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Hidden mystery and intrigue of village

This week Jakki Black looks at the history of Derriaghy

DERRIAGHY is now a very developed area of what was once rural land with only mere shadows of the old countryside remaining, along with a scattering of old oak trees. retaining the secrets from a time long since past, that might have held such mystery and intrigue as that of any Thomas Hardy novel.

The name Derriaghy reflects the nature of the then surrounding country, for the two Irish words which make up the name of Derriaghy means 'the valley of the oak trees.'

Derriaghy ChurchOne of the most beautiful buildings that still remains intact is Christ Church, the Parish Church of Derriaghy which was built in 1871 and consecrated in 1872 and is a listed building noted for its outstanding architectural beauty. The church has a unique tall slender spire which is bedecked with a superb Virginia creeper possibly as old as the church itself, which in the autumn months creates such a glorious effusion of colour proving to be a favourite subject for artist photographer and nature lover alike.

One of the many Interesting items concerning the graveyard of Christ Church is the fact vouched for by at least one Parishioner, that a green rose grew there. Unfortunately so many people took slips from the plant that it died some years ago, with the strange thing being that any slips which struck only produced red roses.

Derriaghy churchyard was also the scene of what proves to be a very strange story. It is a well authenticated story having been at the time 'common talk' among the people of Lisburn..

I was told this story many years ago by my grandmother, Martha McAfee, who had lived most of her adult life in Derriaghy and who has since passed away, The story goes that the rector, the Reverend Phillip Johnson one night in the autumn of 1808 startled his wife by waking and shouting that he had dreamt the church was on fire. He went asleep again but was to wake once again with the same nightmare of the church being on fire, His wife comforted him once again and calmed him back to sleep, but on the third time of waking with the same dream he got up and dressed in a panic before flinging himself onto his horse and galloping to Derriaghy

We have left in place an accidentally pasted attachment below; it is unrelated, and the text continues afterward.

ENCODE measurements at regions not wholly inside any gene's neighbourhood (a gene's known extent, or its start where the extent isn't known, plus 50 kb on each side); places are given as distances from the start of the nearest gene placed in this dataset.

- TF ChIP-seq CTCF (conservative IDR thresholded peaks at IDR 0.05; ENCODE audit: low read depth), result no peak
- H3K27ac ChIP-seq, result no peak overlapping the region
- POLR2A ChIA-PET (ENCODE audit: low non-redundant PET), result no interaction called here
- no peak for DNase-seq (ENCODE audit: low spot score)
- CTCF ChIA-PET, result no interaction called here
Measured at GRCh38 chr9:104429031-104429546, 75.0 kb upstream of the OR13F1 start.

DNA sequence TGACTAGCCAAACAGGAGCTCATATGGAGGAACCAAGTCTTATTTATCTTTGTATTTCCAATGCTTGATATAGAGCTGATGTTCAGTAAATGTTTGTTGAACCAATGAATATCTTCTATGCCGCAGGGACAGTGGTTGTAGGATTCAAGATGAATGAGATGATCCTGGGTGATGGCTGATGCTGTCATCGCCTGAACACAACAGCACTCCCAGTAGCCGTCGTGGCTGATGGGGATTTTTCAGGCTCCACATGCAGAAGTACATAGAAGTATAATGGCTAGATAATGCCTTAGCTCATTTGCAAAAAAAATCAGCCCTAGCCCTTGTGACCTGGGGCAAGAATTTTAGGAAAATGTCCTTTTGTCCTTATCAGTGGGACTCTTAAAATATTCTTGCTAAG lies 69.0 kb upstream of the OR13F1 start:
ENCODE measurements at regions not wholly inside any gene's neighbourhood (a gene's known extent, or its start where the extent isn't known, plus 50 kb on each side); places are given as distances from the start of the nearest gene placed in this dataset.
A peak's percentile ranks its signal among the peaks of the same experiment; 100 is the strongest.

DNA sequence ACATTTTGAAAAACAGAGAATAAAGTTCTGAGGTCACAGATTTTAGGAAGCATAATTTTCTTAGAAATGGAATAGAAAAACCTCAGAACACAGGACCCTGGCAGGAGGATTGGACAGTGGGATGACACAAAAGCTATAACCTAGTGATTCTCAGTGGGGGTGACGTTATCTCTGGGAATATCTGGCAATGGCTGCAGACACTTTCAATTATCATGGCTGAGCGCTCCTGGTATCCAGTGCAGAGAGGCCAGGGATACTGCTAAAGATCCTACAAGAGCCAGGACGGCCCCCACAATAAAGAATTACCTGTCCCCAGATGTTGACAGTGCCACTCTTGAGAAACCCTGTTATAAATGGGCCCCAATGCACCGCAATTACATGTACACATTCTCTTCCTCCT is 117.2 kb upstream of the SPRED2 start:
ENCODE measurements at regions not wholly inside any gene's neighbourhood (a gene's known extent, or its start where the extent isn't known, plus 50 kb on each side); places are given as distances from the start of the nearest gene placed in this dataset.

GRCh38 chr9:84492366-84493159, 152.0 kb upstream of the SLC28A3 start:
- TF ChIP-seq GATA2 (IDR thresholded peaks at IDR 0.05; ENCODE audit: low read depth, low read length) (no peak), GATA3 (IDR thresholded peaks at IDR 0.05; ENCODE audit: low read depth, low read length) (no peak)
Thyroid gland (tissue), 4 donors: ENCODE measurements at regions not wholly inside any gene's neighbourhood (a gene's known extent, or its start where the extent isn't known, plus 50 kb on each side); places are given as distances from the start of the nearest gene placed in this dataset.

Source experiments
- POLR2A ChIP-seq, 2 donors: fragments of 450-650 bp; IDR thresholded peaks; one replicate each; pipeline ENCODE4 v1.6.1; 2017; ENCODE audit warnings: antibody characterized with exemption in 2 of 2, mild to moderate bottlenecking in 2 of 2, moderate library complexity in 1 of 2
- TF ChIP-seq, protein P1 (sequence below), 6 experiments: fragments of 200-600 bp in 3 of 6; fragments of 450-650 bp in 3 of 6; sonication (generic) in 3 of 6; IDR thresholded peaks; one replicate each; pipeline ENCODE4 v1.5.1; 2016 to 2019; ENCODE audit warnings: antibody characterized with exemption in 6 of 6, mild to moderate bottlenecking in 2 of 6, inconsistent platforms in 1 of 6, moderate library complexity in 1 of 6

School House As he came to the nest of the hill above the Church he saw, with horror a figure in white waiting.

To his amazement this turned out to be a young girl in a sort of wedding dress and to his further surprise she seemed to be expecting him.

The young girl was very glad to see the rector as she was obviously very frightened, She had been expecting to get married that night and her fiancée had told her to go to the top of the hill and wait for the rector. The young girls fear had come about by the strange and disturbing behaviour of her beloved who had always up to that night shown himself to be kind and loving,

The rector was told the name of the man the young girl was expecting to marry, a well-known Lisburn citizen as together they went down the hill to the church,

In the darkness the rector and the young girl heard strange sounds accompanied by a faint gleam of light By the dim light of a lantern there digging in a shallow grave was the young woman's fiancé

It would seem that the man had indeed intended to murder the young woman and not marry her. When confronted by the rector he dropped his spade and made over the wall leaving Lisburn soon after to flee to New York where he later died.